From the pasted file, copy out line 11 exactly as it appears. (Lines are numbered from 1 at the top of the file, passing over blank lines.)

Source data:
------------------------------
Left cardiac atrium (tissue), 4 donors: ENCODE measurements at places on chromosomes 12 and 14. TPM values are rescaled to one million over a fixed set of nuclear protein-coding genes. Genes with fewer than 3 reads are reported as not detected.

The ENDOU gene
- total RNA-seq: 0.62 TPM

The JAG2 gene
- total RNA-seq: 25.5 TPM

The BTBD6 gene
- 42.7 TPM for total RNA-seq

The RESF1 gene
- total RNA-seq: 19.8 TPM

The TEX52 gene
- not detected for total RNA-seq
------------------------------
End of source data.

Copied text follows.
- not detected for total RNA-seq